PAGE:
New patent points to a future Apple Pencil with a touch interface
What you need to know
- A new patent suggests an Apple Pencil with touch sensing is coming.
- The Apple pencil would have a touch-sensitive area near the tip.
- It would disregard accidental touches.
A new patent suggests Apple is working on an upgraded Apple Pencil that would be able to detect when a user swipes a finger along it. The new tactile input would be a marked improvement on the second-generation Apple Pencil which can already sense taps.
The patent, titled "Touch-based input for stylus," carries US Patent Number 20200012358 and was spotted by Apple Insider.
While the new Apple Pencil would be able to sense when a user interacts with it, the patent says that the device would be able to tell when a user is simply holding it rather than interacting with it.
It's possible that such a sensitive Apple Pencil could allow users to alter the size of on-screen drawing tools by swiping a finger up and down the device. They may also be able to use it for other things, such as scrolling through a web page or document in a similar manner to a scroll wheel on a mouse.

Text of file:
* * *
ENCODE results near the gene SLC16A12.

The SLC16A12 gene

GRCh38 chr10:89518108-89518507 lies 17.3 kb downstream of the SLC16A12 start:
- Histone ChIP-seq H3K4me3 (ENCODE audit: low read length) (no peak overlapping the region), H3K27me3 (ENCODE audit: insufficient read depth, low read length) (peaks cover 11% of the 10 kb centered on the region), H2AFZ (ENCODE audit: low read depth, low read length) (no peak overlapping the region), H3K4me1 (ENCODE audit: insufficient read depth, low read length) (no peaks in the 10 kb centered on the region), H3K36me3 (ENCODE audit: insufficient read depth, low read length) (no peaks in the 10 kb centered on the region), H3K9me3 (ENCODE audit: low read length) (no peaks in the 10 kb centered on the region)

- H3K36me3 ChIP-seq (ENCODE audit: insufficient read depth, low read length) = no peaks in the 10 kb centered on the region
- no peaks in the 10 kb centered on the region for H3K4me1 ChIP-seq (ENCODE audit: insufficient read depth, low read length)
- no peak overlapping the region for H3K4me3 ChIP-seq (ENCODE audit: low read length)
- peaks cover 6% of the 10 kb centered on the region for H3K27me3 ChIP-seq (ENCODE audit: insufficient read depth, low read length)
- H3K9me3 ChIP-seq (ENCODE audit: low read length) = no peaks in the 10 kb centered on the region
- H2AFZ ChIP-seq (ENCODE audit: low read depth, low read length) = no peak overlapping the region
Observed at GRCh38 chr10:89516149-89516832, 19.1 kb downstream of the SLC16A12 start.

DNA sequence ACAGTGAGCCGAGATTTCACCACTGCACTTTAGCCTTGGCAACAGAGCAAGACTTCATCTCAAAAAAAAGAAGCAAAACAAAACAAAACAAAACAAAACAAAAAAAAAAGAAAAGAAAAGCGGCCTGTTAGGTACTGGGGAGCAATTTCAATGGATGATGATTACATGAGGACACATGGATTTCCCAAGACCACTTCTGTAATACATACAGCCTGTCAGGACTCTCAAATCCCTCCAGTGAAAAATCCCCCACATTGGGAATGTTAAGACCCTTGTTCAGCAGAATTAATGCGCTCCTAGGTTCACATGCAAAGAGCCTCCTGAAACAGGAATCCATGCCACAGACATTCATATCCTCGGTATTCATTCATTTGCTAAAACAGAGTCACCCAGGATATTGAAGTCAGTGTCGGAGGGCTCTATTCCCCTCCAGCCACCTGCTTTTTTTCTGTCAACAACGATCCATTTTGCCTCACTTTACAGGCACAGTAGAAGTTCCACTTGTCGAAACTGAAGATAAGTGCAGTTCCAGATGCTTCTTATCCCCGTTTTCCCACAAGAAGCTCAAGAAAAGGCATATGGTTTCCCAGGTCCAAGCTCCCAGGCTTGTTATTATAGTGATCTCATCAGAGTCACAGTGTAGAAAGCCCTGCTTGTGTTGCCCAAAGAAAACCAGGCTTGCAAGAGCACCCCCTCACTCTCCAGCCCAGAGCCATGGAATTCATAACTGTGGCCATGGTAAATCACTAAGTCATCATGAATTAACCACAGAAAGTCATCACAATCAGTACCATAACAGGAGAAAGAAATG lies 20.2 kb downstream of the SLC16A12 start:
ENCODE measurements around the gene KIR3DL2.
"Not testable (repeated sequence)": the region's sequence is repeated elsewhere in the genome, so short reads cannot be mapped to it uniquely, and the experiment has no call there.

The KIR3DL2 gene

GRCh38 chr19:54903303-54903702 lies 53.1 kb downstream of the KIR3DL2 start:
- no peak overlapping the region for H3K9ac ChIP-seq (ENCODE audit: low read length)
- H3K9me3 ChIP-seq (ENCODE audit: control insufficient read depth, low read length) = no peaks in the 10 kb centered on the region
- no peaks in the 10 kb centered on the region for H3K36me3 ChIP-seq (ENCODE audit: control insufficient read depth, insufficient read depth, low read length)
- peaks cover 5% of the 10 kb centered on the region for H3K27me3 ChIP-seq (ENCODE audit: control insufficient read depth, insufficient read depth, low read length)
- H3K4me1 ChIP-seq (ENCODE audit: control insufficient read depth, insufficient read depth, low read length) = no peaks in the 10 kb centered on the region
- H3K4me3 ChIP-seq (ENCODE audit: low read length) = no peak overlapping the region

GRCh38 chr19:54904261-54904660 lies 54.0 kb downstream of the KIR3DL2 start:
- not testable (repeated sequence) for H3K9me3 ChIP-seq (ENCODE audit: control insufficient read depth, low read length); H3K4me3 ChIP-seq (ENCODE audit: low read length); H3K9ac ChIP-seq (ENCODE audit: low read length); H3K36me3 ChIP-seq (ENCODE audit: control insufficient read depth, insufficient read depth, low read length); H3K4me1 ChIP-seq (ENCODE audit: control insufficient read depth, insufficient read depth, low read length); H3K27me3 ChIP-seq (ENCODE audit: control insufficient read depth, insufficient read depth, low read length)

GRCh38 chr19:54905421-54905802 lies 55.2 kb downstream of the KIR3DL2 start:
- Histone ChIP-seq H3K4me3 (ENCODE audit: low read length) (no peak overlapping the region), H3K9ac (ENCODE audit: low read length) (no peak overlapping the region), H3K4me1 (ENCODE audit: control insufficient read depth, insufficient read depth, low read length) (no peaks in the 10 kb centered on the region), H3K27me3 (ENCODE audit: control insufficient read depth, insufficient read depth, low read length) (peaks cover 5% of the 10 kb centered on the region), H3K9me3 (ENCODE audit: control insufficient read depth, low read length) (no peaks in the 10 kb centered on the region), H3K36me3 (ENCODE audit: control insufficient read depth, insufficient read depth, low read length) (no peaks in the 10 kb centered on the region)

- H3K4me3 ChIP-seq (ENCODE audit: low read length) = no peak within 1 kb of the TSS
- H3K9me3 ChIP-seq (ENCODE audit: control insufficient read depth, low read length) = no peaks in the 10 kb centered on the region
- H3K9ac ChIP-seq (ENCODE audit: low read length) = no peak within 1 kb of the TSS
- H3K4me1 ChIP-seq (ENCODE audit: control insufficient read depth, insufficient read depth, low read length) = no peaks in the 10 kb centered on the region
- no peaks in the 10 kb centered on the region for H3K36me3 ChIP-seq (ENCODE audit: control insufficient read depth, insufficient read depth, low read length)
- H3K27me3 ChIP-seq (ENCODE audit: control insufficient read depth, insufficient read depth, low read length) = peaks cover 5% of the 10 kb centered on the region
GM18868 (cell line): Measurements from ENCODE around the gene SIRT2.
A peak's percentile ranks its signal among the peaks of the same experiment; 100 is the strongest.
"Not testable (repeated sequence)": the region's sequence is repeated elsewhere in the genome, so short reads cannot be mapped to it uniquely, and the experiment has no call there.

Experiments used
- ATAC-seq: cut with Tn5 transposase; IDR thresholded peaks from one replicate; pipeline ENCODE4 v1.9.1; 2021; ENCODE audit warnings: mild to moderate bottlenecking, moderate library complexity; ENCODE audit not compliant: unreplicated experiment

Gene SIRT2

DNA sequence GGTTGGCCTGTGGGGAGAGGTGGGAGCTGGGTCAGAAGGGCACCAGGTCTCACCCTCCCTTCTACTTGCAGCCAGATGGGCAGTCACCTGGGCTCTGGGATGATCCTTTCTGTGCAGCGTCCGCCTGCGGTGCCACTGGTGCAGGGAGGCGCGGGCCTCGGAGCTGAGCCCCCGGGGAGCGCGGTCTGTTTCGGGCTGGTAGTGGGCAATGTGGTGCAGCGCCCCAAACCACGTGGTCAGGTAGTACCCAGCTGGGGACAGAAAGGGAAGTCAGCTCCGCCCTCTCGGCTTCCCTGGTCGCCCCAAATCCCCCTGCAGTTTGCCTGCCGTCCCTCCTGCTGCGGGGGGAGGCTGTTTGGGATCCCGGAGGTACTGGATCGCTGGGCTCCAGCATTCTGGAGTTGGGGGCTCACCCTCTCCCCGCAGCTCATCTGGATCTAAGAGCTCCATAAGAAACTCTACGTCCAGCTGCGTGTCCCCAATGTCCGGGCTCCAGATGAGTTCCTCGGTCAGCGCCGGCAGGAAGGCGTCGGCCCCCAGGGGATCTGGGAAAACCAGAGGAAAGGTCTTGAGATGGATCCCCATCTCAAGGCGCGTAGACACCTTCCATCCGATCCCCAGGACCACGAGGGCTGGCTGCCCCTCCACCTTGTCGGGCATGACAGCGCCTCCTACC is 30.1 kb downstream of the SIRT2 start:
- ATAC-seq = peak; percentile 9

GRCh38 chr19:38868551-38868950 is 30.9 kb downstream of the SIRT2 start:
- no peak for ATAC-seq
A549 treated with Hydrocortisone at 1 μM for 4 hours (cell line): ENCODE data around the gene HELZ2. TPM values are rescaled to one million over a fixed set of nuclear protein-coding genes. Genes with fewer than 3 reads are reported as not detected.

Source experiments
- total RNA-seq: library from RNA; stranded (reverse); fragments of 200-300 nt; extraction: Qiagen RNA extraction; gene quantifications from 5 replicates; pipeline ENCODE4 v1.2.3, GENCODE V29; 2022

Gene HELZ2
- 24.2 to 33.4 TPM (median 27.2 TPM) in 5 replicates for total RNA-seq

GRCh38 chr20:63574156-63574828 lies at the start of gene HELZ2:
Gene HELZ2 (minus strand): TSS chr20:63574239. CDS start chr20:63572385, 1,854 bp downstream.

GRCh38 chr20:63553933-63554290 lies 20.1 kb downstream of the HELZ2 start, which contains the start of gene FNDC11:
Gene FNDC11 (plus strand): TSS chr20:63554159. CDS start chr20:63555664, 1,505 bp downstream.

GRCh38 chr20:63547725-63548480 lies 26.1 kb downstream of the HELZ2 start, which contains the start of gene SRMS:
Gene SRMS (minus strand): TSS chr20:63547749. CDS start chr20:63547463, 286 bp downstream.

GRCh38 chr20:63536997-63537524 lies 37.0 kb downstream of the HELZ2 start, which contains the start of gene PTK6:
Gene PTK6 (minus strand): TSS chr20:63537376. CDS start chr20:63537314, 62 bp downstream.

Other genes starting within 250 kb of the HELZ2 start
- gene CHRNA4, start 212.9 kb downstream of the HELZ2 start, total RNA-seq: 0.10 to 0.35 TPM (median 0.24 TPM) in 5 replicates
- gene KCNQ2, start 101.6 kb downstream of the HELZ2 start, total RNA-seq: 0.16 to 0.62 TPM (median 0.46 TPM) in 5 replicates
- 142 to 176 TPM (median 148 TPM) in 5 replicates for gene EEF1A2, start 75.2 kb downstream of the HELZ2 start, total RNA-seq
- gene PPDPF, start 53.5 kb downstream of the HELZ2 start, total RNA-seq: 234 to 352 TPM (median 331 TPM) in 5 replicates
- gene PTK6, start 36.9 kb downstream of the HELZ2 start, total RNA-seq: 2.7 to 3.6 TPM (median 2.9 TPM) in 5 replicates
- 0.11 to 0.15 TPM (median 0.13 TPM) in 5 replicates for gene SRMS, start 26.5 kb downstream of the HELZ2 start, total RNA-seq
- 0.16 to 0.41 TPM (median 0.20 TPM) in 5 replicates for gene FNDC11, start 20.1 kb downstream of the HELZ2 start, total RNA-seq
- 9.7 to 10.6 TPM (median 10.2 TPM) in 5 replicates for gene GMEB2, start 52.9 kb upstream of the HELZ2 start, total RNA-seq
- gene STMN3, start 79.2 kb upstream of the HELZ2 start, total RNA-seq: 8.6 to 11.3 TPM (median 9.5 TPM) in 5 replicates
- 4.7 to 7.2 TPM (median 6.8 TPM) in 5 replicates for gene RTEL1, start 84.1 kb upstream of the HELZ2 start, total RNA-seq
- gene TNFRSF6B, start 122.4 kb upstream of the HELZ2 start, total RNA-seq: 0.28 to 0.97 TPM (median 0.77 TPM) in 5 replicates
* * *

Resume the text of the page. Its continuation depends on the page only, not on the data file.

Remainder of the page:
We've seen plenty of Apple Pencil-related patents recently including one that puts a status indicator into the stylus. Another includes haptic feedback which could potentially be used in conjunction with today's patent.
As ever, it's important to remember that not every patent results in a product being announced. Still, it's fun to wonder, isn't it?
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Oliver Haslam has written about Apple and the wider technology business for more than a decade with bylines on How-To Geek, PC Mag, iDownloadBlog, and many more. He has also been published in print for Macworld, including cover stories. At iMore, Oliver is involved in daily news coverage and, not being short of opinions, has been known to 'explain' those thoughts in more detail, too.
Having grown up using PCs and spending far too much money on graphics card and flashy RAM, Oliver switched to the Mac with a G5 iMac and hasn't looked back. Since then he's seen the growth of the smartphone world, backed by iPhone, and new product categories come and go. Current expertise includes iOS, macOS, streaming services, and pretty much anything that has a battery or plugs into a wall. Oliver also covers mobile gaming for iMore, with Apple Arcade a particular focus. He's been gaming since the Atari 2600 days and still struggles to comprehend the fact he can play console quality titles on his pocket computer.